(G20) Substantive Sino-US trade accord remains a challenge
Wednesday, June 26, 2019
American businesses are bracing for a painful escalation in President Donald Trump’s trade war with China, writes Paul Wiseman of The Associated Press.
Yet they might just get a reprieve.
If history repeats itself — and most analysts are betting it will — Trump and President Xi Jinping will agree to some kind of cease-fire when they meet at the Group of 20 international summit in Osaka, Japan.
Indeed, a senior administration official sought to downplay expectations Tuesday by suggesting that the primary goal for the Trump-Xi meeting is simply an agreement to restart negotiations. The official, who spoke on condition of anonymity, said the hard work of finalizing the complex details of any broad new accord would come later, when negotiating teams for the two sides meet.
Under the cease-fire scenario, the two sides’ existing tariffs and counter-tariffs on many of each other’s goods would remain in place. But no additional import taxes would take effect. This would buy time for U.S. and Chinese officials to restart talks that stalled last month after 11 rounds of negotiations.
The last time Trump and Xi met — in early December at a G-20 gathering in Buenos Aires, Argentina — they called a truce. That cease-fire injected some new momentum into the talks.
“Ideally, results at this summit could match the last summit in Argentina,” said Tu Xinquan, director of the Institute for WTO Studies at the University of International Business and Economics in Beijing. “That is, to prevent the trade war from escalating.”
“What I’m hoping is that two leaders will recommit to fully engage on the trade talks,” said Myron Brilliant, head of international affairs at the U.S. Chamber of Commerce, a traditional Republican ally that has been sharply critical of Trump’s use of tariffs. “There’s too much at stake in the bilateral relationship for the two governments not to try to work out the final parts of the trade agreement.”
The administration accuses Beijing of using predatory tactics in a pell-mell push to give Chinese companies an unfair competitive edge in such advanced technologies as artificial intelligence and driverless cars.
Beijing denies the charges and contends that the administration is simply trying to suppress a rising competitor in global trade.
When US Trade Representative Robert Lighthizer’s office ran seven days of hearings this month on the expanded tariffs, the message from American businesses was fairly uniform: Don’t do it. Indeed, economists warn that additional higher tariffs — effectively, a tax increase on consumers and companies — would hurt a U.S. economy that already appears to be weakening.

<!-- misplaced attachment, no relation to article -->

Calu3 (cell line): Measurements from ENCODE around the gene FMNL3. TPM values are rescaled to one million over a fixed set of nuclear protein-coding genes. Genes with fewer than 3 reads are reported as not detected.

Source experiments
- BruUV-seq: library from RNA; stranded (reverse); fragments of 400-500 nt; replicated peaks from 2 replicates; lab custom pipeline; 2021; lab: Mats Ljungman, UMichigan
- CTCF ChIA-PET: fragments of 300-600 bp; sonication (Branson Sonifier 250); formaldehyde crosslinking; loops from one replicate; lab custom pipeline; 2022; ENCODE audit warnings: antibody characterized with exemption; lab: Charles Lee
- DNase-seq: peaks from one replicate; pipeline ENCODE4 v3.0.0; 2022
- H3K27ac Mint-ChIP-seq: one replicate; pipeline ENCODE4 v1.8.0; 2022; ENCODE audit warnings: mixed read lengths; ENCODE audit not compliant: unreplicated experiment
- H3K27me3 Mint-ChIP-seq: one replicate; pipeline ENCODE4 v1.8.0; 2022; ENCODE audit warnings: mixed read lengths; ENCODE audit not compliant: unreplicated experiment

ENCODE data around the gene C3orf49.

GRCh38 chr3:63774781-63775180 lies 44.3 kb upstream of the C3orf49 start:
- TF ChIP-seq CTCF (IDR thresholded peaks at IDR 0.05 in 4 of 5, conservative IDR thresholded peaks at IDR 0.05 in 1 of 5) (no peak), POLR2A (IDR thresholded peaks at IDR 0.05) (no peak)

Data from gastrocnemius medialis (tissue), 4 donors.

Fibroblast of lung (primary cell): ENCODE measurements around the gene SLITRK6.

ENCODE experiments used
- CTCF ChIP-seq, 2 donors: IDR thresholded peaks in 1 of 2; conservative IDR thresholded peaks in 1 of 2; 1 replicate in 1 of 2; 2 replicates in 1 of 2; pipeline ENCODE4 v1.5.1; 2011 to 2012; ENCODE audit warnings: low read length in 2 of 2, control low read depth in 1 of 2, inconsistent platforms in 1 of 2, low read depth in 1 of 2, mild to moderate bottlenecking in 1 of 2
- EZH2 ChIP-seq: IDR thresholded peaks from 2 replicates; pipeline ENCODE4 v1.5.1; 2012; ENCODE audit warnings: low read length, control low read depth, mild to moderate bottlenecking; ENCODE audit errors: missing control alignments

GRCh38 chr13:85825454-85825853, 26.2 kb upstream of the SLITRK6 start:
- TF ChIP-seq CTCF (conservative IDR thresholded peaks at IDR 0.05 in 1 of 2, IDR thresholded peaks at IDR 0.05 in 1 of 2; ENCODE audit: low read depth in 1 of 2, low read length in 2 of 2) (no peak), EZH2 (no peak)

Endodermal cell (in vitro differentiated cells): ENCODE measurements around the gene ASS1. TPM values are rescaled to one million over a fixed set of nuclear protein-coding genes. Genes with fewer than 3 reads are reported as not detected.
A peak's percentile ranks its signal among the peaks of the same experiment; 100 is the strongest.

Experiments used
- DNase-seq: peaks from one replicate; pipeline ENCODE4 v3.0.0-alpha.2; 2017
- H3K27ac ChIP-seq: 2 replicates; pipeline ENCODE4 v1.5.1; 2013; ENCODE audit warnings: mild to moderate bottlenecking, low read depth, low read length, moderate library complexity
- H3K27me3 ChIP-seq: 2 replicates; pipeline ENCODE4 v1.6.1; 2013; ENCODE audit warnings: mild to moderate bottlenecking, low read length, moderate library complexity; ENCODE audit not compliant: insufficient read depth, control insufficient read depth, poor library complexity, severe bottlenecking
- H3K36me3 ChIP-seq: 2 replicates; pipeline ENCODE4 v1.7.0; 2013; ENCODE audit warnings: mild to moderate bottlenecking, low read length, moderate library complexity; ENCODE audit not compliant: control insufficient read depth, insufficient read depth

Consider Celestron, a telescopes and optics company with 80 employees at its offices in Torrance, California, that moved most of its manufacturing to China years ago. Trump’s earlier tariffs hit only about 10 percent of what Celestron brings in from China. The next round would cover the remaining 90% — and it might force company to lay off manufacturing and assembly workers it still employs in California.
“These skilled positions will be imperiled by the proposed tariffs, because the parts and equipment these workers need to do their jobs are sourced in China,” Celestron said in a filing with the government.
Until last month, the Trump administration and Beijing seemed to be edging toward an agreement to end the trade war. Then Trump officials accused China of backpedaling on commitments it had made in earlier negotiations. The talks stopped.
A key reason why analysts say the best to expect from the Trump-Xi meeting is an agreement to resume talks is that a substantive deal remains enormously difficult. The Trump side is demanding concessions that would require China to scale back its aspirations as a global technological powerhouse.
The differences between the two countries’ political and economic systems — America’s free-market capitalist economy versus China state-driven Communist model — are so vast that a resolution to the dispute likely would amount to “a pause in a broader conflict over trade and technology,” said James Green, a former U.S. trade official in Beijing and now senior adviser at McLarty Associates consultancy.
A few months after any deal, Green said, “we will be back talking about this.”
The administration will insist on a means to enforce any agreement, reflecting its contention that Beijing has violated past promises. It will likely insist on retaining some tariffs as leverage. Yet Beijing will want to eliminate all the U.S. tariffs.
“China seems willing to offer Trump many concessions to de-escalate trade tensions,” said Eswar Prasad, a Cornell University economist and former head of the China division at the International Monetary Fund. “But it is unlikely to cave in to demands that it change its economic model or industrial strategy. Such actions would go against the grain of Chinese leaders and their vision of China’s economic future.”
The senior Trump administration official suggested that the negotiations could go on for “months and months,” noting that both sides have a “long view” about what’s in their best interests.
“Solutions to the outstanding remaining issues can be found as long as both sides have the political will to do so,” said Wendy Cutler, a former U.S. trade negotiator who is now vice president at the Asia Society Policy Institute. “It’s not entirely clear if that political will is there.”
AP writers Kevin Freking in Washington and Joe McDonald in Beijing contributed to this report.